Electro-Convulsive Therapy - (ECT)

Electro-Convulsive Therapy - (ECT)

Section 87 to 97  Mental Health Act 2007

Electro convulsive therapy (ECT) is used in the treatment of some types of mental illness, particularly severe depressive illness. In this procedure a general anaesthetic is given to the patient, followed by a muscle relaxing drug. A minimal electric current is then passed through padded electrodes placed on the patients’ head. The effect of the electric current is to produce convulsions, which are minor due to the use of the muscle relaxant. The treatment lasts for minutes only, and the number of treatments given depends on the nature of the illness. Electro convulsive therapy can only be given by a doctor who is experienced in giving ECT and this doctor must be accompanied by a doctor who is experienced in anaesthetics. ECT can only be given in an approved hospital or place.

The Ministry of Health has developed Guidelines - ECT Minimum Standards of Practice in NSW. The Guidelines apply to all facets of care, including the indications for treatment, potential risks and strategies to minimise them, issues of consent, facilities, anaesthesia, application of the procedure, and the required quality improvement framework

When is an application required?

 The Mental Health Review Tribunal becomes involved in decisions about ECT in the following circumstances: 

  • when the mental health facility is uncertain of a voluntary patient’s capacity to give consent to treatment with ECT; and
  • when the mental health facility proposes ECT for an involuntary patient or a person under the age of 16.  For this purpose, this includes patients on an involuntary patient order, detained patients (or assessable persons) who have not been presented for a mental health inquiry, patients on a Tribunal adjournment, forensic and correctional patients.

 Voluntary patients

If a voluntary patient (not under the age of 16 years) can give informed consent to ECT and does so in writing, then the mental health facility may administer ECT treatment. There is no need to apply to the Tribunal. Nevertheless, two medical practitioners (at least one of whom is a psychiatrist) must have:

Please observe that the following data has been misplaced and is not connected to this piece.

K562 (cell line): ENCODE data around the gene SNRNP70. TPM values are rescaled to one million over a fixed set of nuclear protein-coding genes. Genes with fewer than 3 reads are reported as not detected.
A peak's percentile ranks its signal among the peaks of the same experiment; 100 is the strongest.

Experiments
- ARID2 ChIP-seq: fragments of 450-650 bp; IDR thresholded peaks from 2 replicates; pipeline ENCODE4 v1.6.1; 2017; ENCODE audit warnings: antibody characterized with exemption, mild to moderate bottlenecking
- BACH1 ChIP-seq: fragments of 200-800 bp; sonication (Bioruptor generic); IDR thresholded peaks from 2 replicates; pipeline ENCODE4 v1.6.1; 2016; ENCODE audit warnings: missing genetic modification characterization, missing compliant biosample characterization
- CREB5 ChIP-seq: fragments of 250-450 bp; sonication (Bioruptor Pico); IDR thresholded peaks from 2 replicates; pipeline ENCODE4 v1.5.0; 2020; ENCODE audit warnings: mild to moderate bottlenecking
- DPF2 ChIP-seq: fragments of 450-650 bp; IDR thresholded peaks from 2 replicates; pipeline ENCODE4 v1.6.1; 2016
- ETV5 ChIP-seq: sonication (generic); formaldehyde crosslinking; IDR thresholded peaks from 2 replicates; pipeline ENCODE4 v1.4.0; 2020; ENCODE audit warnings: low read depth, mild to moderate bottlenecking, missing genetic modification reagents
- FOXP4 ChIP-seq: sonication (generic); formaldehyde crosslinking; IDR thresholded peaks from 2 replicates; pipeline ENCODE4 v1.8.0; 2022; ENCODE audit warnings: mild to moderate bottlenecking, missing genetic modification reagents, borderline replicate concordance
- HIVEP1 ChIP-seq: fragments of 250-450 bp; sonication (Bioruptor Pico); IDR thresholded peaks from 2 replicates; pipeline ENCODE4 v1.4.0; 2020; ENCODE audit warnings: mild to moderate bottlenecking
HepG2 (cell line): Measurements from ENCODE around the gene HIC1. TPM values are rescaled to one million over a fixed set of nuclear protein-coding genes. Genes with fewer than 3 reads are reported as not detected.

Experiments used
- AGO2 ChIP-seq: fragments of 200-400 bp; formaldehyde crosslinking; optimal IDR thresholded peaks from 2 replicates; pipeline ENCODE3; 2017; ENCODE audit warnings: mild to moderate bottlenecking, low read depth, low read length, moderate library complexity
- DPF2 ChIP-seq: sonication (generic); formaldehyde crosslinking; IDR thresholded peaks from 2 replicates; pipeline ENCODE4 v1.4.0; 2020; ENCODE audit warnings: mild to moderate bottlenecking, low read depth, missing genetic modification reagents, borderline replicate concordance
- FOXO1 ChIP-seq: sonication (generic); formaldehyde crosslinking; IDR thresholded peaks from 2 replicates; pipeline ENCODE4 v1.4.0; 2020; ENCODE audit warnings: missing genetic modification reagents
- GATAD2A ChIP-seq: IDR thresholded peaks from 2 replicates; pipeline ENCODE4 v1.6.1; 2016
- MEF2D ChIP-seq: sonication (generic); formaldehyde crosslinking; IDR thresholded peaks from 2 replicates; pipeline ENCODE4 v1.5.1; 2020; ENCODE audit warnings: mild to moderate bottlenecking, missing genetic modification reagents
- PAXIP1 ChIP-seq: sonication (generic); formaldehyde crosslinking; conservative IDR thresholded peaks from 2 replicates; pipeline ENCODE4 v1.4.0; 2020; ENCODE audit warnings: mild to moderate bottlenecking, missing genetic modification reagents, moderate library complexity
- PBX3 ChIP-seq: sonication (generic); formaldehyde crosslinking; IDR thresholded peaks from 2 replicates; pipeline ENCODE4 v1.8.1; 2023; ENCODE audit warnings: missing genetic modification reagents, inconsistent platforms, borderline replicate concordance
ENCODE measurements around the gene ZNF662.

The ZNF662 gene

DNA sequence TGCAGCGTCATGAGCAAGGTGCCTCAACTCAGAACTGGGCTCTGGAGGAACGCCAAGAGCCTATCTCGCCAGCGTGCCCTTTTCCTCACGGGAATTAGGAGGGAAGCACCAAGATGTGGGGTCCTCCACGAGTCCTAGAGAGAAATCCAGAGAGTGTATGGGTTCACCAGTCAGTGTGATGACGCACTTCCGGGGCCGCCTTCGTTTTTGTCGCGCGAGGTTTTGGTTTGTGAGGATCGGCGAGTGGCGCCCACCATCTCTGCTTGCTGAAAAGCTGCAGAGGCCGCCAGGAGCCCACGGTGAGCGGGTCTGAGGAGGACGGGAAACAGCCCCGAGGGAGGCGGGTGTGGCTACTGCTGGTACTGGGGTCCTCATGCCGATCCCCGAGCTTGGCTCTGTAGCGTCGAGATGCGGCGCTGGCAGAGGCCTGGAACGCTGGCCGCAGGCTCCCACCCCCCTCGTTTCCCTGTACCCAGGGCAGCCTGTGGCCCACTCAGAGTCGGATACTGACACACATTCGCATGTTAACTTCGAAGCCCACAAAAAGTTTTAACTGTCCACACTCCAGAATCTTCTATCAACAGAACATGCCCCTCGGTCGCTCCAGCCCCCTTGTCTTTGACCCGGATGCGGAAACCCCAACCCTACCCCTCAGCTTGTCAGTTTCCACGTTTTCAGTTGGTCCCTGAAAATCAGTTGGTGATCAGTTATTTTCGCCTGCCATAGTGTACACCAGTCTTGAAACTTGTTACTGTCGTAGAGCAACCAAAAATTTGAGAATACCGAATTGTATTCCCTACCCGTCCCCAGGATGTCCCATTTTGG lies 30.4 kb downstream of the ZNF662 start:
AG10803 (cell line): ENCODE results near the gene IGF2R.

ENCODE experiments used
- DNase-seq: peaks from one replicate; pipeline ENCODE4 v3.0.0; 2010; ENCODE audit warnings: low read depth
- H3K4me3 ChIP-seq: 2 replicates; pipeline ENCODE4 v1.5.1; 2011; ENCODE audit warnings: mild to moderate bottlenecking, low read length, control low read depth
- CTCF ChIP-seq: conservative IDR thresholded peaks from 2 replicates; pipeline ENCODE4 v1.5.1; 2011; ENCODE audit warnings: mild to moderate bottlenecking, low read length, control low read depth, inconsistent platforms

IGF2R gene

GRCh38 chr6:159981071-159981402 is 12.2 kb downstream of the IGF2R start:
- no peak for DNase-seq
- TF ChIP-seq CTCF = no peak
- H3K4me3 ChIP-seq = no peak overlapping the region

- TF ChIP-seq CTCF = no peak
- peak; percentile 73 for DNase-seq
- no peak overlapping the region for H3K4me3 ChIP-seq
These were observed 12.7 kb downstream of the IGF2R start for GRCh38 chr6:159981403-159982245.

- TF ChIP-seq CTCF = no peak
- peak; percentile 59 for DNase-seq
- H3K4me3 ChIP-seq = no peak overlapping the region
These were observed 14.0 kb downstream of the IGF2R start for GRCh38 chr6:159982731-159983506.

• considered the clinical condition of the patient, the history of treatment and any appropriate alternatives; and 
  • certified in writing that ECT is a reasonable and proper treatment to be administered to the patient, and is necessary or desirable for his or her safety or welfare. 

If the Authorised Medical Officer is unsure whether or not a voluntary patient is capable of giving informed consent, the Authorised Medical Officer may apply to the Tribunal for an ECT Consent Inquiry to determine that issue. The Authorised Medical Officer must do everything reasonably practicable to give notice to the primary carer of the person (s78(1)(e)).

What is Informed Consent?

A patient can give informed consent if he or she understands the nature, purpose and effect of the proposed treatment. Section 91 of the Mental Health Act 2007 sets out a number of requirements for obtaining informed consent. These include: 

  • an explanation of the procedure; 
  • a full description of the possible risks and expected benefits; 
  • information about alternative treatments; 
  • a reply to the person’s questions about the procedure in appropriate terms; 
  • a full disclosure of any financial relationship between the person proposing or administering ECT and the mental health facility; and 
  • notice of the right to obtain legal and medical advice before giving consent and the right to withdraw consent at any time. 

The patient’s consent must be free, voluntary and in writing. The Tribunal’s role at an ECT Consent Inquiry is limited to deciding whether the voluntary patient: 

  • is capable of giving informed consent to ECT; and 
  • has given that consent. 

If the Tribunal decides that the person can consent and the person has given consent in writing, then the hospital may administer ECT treatment. If the Tribunal decides that the person lacks capacity, or if the person has capacity but refuses treatment, then the hospital may not administer ECT while the person is a voluntary patient.

Involuntary patients and persons under the age of 16 years